Three years of a Saudi-led unequal war in Yemen has bided nothing for the Saudi rulers but the shattering of all their dreams.
When the Saudis first launched their invasion of Yemen in 2015, they pledged to bring back to power just within two weeks the deposed president Abd Rabbuh Mansour Hadi and crush Yemen’s Ansarullah Movement, the popular forces in the country that from the outset were resisting the aggression by Saudi Arabia and its allies.
But after three years of unending brutal attacks against the nation, killing the Yemeni children and women and destroying the country’s infrastructures, now the Saudi rulers and their allies feel helpless in dealing with the resistance of Yemeni people.
In fact, the fledgling movement of the Yemeni popular forces now has turned into an outstanding capable resisting force with a high degree of self-esteem.
True, the Saudi aggression damaged the infrastructures of Yemen and delayed development of the revolution process in the country. But at the same time it gave rise to radical and sectarian trends as well as the internal rifts to provide terrorist groups like Al-Qaeda more opportunity to broaden their influence and put at risk more than the past Saudi borders.
Even the sophisticated state-of-the-art weapons and military hardware possessed by the Saudis have failed to help Riyadh achieve its ambitious goals in the war against its neighbor, Yemen.
Reports suggest that in 2016, 13 percent of the total arms exported by the United States went to Saudi Arabia while Britain and Spain ranked second and third, respectively as supplier of the Saudi armaments.
Yet, the Saudi war in Yemen demonstrated the weakness and ineffectiveness of the kingdom’s armed forces. And that is the main reason behind the massive reshuffles took place last month in the Saudi army.
On the other hand, the war in Yemen inflicted massive economic problems on the country.
The considerable cost of waging war in Yemen has forced Riyadh to ask for a loan from the Global Bank. The Kingdom has also offered investors part of the shares of the Saudi Arabian Oil Company, Aramco.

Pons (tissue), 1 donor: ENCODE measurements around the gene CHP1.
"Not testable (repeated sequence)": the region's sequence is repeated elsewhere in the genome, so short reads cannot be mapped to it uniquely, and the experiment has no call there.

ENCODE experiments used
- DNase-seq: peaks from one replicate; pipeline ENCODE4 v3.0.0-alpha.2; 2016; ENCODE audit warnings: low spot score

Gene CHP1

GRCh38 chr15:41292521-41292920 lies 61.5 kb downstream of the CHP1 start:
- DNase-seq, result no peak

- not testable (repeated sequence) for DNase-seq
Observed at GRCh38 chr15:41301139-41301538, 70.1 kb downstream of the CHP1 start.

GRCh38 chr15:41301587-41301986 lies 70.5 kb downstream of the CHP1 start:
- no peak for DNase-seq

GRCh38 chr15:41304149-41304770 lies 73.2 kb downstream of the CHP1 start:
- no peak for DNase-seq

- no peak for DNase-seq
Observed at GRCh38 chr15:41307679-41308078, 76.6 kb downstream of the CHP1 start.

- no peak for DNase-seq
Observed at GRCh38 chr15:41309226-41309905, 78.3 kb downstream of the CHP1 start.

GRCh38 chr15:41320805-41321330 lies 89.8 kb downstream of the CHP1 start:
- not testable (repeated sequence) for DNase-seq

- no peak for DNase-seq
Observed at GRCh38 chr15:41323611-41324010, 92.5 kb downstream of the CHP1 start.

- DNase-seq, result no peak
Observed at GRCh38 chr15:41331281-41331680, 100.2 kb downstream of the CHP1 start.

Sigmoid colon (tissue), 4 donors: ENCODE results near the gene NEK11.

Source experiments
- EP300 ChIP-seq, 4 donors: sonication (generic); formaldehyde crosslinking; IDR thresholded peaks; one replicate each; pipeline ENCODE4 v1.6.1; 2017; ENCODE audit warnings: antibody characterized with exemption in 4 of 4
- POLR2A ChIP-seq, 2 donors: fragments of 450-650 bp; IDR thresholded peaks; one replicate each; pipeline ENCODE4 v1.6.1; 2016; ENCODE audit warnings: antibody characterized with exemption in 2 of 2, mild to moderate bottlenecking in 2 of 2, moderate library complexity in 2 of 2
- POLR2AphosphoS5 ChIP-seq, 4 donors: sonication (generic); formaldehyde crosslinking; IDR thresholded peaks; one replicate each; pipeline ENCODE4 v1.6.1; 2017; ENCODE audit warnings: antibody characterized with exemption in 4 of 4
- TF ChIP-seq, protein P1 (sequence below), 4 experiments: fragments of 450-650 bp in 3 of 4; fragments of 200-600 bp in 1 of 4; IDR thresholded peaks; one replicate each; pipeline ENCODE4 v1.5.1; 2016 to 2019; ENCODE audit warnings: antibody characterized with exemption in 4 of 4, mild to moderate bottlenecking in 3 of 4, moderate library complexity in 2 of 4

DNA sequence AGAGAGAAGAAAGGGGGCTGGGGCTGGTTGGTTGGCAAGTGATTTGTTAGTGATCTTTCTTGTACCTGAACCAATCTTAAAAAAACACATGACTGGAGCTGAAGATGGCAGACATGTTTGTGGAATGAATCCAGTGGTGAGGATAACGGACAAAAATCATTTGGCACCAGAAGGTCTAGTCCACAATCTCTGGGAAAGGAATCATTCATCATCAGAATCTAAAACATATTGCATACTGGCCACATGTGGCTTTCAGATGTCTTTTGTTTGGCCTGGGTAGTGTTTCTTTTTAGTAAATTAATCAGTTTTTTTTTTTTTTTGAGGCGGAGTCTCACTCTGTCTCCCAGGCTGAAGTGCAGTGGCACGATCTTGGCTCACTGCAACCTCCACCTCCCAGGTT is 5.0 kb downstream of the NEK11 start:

More, bad economic conditions in Saudi Arabia have resulted in a fuel price hike and suspension of major development plans in the kingdom.
According to international reports, over three years of the Saudi-led war in Yemen 36,000 Yemenis have died or injured with women and children forming one third of the victims.
The war in the impoverished nation has also caused widespread epidemic of cholera affecting 900,000 and killing more than 200,000 so far.
The blockade of Yemen by the Saudi-led coalition forces, on the other hand, is threatening 20,000,000 people in the country with famine while 2,000,000 are suffering from absolute hunger.
However, the Yemeni people have managed to stand against the Saudi-led invasion of their country and defeat policies followed by Riyadh and its main ally Washington.
Three years of war have taught them to believe in themselves and develop a remarkable level of self-reliance.
The Yemeni war constituted a turning point both for the Saudi foreign policy and Yemen. On one hand, it aborted a Saudi strategy for the region; something that in turn defeated the US policies as well, and most importantly it helped stabilize Yemen’s Ansarullah Movement letting it emerge as a socio-political player in regional and global balances.